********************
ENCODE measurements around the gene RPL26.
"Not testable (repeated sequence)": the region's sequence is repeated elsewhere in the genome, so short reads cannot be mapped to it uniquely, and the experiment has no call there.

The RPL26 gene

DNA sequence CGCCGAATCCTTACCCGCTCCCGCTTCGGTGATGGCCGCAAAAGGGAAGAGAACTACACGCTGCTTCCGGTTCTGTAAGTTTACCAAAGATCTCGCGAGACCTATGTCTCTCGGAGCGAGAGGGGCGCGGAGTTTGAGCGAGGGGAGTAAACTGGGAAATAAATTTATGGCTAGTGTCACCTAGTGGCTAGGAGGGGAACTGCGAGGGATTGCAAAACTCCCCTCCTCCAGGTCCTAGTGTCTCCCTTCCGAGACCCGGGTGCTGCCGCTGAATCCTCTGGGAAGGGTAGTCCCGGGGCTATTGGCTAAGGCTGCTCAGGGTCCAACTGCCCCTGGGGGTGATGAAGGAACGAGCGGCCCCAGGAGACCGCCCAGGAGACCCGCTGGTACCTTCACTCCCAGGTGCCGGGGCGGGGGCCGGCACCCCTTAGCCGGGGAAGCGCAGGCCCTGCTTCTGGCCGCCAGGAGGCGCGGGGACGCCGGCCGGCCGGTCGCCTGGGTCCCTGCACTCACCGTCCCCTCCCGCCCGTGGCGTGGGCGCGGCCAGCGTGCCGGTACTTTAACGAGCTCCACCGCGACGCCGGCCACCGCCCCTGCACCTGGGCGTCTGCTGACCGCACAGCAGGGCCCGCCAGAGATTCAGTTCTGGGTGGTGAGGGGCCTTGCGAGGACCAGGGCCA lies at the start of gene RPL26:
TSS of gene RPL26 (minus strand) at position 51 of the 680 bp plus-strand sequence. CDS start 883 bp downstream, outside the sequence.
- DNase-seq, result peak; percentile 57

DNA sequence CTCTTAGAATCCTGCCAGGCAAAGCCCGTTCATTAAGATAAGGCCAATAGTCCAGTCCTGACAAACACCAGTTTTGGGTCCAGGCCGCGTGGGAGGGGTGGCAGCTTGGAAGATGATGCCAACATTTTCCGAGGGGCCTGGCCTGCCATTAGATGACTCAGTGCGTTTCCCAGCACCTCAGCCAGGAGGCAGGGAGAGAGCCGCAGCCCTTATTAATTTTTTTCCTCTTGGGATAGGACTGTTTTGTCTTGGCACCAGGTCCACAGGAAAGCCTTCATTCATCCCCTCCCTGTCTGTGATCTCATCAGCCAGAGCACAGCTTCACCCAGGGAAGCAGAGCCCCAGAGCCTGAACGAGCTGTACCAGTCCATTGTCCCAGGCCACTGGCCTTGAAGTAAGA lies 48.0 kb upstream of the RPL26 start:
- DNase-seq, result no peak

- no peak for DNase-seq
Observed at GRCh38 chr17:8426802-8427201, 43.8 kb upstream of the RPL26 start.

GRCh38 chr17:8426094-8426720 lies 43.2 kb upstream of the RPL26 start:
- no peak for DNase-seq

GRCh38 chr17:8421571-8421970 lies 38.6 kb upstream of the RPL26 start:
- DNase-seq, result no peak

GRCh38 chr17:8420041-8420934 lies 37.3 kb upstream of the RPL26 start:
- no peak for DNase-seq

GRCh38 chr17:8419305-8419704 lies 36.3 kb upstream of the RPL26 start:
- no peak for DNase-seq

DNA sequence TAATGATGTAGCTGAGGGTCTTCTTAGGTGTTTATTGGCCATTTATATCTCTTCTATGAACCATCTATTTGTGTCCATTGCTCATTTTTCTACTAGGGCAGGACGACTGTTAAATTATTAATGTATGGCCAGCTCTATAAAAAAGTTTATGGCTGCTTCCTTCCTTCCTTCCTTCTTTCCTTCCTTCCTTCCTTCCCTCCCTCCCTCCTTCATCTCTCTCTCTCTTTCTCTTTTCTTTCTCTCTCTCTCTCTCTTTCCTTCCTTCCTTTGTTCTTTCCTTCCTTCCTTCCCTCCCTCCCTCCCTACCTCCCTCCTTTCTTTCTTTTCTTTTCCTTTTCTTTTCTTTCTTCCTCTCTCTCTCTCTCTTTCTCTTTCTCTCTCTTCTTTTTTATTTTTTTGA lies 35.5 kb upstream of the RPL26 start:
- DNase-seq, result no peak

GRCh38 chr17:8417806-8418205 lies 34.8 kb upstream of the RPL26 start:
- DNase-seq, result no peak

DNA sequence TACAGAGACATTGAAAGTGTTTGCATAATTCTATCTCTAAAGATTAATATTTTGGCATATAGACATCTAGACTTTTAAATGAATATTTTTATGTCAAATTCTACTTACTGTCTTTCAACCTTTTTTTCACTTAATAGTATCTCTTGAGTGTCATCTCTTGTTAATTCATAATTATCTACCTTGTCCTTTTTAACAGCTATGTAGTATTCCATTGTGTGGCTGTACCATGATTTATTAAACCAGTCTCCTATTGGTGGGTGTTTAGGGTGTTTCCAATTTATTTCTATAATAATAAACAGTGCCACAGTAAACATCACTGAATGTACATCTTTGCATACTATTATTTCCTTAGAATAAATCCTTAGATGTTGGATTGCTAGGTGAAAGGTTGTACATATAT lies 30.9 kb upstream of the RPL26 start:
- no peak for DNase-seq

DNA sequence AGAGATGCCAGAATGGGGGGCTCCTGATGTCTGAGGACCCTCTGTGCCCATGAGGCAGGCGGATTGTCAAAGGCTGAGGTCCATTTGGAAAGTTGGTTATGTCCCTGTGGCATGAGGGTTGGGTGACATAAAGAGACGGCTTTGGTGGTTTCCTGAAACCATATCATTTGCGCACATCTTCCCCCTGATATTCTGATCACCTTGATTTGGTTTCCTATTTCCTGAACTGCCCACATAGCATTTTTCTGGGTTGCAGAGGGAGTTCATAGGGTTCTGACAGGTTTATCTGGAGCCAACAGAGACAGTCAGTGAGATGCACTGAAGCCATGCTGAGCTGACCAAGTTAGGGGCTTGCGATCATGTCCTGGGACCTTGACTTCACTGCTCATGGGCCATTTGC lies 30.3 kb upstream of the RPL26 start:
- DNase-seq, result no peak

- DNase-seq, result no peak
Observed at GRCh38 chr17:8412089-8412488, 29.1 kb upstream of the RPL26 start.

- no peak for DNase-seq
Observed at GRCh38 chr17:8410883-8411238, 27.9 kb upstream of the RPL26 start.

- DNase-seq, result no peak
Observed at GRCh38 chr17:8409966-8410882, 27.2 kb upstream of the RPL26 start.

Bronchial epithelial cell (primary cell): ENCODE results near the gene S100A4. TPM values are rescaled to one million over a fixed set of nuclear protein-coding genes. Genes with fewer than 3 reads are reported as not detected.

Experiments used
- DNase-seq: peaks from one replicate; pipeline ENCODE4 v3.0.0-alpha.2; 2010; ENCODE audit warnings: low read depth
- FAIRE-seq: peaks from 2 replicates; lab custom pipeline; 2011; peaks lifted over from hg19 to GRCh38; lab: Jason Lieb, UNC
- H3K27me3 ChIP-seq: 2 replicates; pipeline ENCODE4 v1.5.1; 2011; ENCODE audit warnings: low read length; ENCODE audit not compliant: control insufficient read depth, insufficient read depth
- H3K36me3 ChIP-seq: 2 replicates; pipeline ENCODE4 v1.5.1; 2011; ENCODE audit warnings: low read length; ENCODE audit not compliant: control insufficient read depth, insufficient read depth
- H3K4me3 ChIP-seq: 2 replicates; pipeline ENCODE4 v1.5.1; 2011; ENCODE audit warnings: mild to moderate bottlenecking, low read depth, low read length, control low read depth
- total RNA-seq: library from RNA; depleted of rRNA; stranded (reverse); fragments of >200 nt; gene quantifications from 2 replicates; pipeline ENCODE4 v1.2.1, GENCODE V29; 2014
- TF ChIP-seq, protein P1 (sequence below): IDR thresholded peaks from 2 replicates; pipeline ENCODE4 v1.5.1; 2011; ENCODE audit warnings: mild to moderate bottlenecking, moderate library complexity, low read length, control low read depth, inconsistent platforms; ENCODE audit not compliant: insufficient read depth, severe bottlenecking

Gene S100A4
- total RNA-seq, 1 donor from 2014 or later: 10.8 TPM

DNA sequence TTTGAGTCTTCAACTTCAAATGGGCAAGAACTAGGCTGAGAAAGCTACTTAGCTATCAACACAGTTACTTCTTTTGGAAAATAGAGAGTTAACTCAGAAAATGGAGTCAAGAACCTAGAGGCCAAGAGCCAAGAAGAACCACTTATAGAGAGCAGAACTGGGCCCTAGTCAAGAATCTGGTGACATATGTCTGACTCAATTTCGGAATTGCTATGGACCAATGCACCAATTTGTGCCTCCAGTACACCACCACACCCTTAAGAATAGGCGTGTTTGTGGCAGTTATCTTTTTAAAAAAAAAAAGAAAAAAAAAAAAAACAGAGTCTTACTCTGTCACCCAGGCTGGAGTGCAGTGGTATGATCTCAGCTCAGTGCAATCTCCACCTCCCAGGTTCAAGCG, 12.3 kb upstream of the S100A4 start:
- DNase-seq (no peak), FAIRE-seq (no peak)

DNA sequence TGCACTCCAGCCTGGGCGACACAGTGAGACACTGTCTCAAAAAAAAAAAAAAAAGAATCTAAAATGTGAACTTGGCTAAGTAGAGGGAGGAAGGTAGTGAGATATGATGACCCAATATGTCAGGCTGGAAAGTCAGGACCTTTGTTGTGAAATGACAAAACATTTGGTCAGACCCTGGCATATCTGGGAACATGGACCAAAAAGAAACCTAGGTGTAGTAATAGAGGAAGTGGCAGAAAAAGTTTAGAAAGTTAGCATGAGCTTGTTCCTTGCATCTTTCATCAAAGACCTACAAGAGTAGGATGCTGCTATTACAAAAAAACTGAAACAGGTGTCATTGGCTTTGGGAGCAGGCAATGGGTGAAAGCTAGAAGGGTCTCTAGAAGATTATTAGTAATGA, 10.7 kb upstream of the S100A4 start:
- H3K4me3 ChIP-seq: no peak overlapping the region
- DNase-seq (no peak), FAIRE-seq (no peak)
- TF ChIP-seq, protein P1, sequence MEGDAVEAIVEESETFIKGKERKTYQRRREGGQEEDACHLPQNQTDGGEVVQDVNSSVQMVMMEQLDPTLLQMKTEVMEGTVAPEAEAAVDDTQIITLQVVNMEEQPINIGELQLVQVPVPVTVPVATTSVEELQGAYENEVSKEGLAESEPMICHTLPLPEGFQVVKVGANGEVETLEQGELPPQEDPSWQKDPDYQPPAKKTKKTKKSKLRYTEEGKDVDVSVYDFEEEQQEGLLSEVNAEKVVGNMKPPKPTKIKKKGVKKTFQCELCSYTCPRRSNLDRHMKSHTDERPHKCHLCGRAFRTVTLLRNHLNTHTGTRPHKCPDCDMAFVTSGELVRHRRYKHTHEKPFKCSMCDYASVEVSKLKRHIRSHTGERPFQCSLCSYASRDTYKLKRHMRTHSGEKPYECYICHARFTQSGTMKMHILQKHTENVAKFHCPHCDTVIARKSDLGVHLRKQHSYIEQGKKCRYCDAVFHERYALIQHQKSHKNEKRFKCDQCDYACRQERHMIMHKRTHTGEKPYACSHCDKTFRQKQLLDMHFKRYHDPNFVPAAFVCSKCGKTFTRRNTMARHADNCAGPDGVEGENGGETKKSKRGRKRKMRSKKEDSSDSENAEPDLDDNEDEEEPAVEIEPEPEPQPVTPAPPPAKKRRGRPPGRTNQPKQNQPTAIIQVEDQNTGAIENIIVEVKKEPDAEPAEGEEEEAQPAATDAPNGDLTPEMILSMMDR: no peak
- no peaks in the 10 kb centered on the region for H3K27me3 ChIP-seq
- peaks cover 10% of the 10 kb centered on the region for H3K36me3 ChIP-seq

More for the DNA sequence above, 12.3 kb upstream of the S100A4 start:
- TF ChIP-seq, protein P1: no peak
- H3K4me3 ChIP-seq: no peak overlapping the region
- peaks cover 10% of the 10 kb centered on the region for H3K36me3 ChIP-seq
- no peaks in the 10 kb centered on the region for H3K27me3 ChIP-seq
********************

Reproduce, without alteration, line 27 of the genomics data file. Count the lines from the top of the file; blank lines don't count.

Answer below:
- DNase-seq, result no peak